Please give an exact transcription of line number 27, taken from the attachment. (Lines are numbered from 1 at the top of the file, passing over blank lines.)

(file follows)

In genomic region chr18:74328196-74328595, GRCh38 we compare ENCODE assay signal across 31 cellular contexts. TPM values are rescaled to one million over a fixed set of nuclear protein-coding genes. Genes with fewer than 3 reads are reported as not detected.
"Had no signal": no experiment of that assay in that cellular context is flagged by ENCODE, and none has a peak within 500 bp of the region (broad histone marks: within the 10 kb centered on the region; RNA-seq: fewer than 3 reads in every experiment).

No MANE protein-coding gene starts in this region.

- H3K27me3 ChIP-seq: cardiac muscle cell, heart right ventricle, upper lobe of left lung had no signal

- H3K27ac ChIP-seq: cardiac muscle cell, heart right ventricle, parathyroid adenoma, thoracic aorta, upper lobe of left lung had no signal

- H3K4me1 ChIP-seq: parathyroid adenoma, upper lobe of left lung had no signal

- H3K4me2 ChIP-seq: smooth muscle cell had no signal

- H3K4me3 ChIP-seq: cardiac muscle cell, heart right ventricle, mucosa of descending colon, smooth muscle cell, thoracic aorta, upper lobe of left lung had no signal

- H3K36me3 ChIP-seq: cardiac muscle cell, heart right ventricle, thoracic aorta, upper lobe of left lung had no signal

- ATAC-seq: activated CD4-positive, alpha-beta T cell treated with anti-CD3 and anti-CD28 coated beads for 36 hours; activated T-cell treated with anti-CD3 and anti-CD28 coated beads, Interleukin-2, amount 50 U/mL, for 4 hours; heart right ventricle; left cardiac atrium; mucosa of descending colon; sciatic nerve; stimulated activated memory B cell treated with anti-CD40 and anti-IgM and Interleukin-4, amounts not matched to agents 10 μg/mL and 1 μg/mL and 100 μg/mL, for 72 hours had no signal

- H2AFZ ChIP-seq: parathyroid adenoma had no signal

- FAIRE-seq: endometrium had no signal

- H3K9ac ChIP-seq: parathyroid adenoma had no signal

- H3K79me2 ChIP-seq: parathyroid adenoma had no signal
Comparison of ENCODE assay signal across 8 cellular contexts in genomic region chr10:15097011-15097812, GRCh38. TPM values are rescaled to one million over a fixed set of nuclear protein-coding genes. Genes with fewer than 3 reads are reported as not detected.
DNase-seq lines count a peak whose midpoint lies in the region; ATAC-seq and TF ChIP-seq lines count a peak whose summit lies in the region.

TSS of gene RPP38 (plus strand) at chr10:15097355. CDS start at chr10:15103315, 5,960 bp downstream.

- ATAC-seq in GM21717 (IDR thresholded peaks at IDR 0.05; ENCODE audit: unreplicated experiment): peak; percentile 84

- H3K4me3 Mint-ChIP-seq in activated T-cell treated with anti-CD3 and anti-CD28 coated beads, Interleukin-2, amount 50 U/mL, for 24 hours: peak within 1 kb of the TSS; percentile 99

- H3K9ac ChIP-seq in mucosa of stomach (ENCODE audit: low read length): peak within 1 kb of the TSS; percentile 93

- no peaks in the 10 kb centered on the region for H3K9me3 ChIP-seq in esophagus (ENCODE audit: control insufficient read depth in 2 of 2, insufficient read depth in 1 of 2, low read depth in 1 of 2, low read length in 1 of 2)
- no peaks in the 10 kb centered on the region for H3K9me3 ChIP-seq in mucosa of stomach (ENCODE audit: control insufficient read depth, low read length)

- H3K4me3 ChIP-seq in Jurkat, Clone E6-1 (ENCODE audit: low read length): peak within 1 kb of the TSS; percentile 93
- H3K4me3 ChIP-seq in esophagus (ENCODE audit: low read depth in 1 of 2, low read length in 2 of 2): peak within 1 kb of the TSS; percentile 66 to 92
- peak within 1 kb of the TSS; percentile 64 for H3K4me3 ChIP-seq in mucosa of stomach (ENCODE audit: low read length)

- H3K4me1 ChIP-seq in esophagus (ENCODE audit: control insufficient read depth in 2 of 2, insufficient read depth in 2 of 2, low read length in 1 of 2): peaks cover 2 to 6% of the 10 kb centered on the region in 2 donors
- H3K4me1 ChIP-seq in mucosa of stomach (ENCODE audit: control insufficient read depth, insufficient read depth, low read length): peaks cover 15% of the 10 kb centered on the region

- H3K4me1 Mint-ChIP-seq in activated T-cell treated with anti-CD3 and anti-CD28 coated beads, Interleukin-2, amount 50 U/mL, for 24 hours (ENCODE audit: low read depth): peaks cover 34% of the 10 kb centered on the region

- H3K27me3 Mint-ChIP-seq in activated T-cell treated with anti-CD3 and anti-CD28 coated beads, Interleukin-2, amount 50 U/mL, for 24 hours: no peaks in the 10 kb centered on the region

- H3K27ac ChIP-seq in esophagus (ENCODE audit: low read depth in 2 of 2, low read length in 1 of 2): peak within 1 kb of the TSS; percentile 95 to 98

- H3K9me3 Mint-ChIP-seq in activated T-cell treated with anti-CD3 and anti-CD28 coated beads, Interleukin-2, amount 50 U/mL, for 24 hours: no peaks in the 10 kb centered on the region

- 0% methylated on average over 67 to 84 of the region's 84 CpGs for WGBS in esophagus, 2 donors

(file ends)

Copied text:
- H3K4me1 ChIP-seq in mucosa of stomach (ENCODE audit: control insufficient read depth, insufficient read depth, low read length): peaks cover 15% of the 10 kb centered on the region